Study of the Effect of MMC on the Sister Chromatid Exchange in the Human Lymphocytes

Document Type: Original Article

Authors

1 Faculty Member, Department of Biology, Tabriz University, Tabriz, Iran

2 Professor, Department of Medical Genetics, Tarbiat Modares University

3 Associate Professor of Virology, Tarbiat Modares University, Tehran, Iran.

Abstract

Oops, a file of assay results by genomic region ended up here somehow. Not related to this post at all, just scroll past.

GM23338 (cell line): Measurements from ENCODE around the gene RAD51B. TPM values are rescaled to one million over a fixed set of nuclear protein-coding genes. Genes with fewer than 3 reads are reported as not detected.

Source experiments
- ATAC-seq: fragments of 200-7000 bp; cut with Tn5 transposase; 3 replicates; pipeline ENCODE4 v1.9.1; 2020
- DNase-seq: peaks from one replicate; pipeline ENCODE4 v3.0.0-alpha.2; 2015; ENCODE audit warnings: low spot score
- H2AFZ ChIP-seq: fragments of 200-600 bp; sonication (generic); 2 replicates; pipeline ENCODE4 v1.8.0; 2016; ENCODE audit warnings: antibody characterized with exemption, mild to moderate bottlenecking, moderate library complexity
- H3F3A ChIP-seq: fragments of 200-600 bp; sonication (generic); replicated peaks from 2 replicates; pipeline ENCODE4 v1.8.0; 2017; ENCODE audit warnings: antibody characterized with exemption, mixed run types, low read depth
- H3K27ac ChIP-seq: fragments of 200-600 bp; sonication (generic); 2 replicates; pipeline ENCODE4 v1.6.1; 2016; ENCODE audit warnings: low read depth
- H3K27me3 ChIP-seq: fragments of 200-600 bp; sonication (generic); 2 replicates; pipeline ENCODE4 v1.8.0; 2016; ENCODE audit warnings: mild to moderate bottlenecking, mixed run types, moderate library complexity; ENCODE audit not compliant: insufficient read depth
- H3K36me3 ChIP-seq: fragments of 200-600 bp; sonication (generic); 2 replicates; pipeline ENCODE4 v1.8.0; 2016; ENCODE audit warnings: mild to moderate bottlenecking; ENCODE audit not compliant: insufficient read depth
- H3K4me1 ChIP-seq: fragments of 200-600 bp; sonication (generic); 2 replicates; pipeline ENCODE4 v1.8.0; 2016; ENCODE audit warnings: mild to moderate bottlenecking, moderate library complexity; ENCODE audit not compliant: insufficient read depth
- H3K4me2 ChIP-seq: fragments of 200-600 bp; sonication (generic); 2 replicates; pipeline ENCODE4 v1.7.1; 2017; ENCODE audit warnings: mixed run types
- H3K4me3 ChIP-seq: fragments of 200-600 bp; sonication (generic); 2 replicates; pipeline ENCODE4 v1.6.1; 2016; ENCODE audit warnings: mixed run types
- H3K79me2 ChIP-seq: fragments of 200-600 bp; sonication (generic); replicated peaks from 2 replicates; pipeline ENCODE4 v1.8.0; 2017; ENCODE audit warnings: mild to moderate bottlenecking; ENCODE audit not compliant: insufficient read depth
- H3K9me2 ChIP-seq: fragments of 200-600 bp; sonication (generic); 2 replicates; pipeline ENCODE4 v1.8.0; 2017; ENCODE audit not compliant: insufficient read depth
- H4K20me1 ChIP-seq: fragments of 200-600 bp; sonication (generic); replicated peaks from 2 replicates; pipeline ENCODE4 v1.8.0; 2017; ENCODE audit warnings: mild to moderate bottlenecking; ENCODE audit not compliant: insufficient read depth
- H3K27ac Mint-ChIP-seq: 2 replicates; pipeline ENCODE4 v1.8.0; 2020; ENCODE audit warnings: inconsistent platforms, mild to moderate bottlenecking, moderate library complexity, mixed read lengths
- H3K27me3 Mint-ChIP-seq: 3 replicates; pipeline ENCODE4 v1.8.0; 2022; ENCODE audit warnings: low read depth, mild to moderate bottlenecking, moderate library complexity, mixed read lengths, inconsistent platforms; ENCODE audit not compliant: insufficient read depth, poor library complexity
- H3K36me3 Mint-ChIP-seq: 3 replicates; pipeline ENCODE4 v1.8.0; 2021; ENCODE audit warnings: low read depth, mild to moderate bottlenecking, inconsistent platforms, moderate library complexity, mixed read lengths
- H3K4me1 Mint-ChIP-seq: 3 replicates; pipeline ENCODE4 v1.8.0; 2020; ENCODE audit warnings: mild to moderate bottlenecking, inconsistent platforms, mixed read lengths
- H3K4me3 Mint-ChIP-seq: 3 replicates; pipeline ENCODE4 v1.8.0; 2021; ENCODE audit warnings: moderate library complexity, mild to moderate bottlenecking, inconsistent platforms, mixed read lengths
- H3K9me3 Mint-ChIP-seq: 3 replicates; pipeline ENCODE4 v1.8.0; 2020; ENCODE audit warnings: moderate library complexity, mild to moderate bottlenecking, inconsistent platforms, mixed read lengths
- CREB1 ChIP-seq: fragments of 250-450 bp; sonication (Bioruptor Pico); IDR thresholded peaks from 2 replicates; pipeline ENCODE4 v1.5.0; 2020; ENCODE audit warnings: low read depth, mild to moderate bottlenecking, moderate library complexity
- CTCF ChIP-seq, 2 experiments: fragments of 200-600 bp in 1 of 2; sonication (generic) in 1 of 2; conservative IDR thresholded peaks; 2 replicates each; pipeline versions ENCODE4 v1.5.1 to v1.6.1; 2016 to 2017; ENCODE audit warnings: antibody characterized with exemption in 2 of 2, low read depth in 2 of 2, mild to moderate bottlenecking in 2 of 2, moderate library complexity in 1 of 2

Some environmental mutagenic agents cause genomic instability and increase susceptibility of DNA damage. One of them is mitomycin C which is connected to DNA as an alkylating factor and affects susceptible cells to reduction reactions. This drug is used in chemotherapy and treatment of tumors. Study of genomic instability in the presence of different concentrations of MMC can show susceptibility of DNA damage in the patients who are under chemotherapy with this drug. For this purpose, SCE is a qualified method that shows the number of sister chromatid exchanges in the metaphasic chromosomes. The number of 105 lymphocytic cells which were separated with ficol, were cultured in media (5ml, F12 15%-20%FCS) that contains mitogen of PHA (phytohemagglutinin) and MMC in the concentrations of 3ng/ml, 6ng/ml and 9ng/ml and a control sample without MMC. The specific concentration of BrdU was added after 24 hours to cell cultures. Then metaphasic cells were halted in the metaphasic stage with colchicine after 48 hours and were stained with SCE method and were studied for the number of sister chromatid exchanges in each metaphasic plaques. Evaluation of 100 metaphasic plates showed that SCE was %3.35 in the control cells while it was %5.43, %7.1 and %8.13 in the treated cells with MMC in the concentrations of 3ng/ml, 6ng/ml and 9ng/ml. In view of the results, it is clear that MMC can cause genomic instability even in the low concentrations and it can increase SCE so that the level of SCE is become the most with the concentration of 9ng/ml and the least with the concentration of 3ng/ml. In view of relation between SCE and DNA damage, we can conclude that the genome of normal cells will be damaged in the presence of MMC and in the patients who are under chemotherapy with this drug. It means that the genome of cells will become sensitive to mutation in the presence of low concentrations of MMC. Therefore we can postulate that we should use the concentrations of less than 3 ng/ml in order to decrease mutagenic effects of MMC in normal cells.

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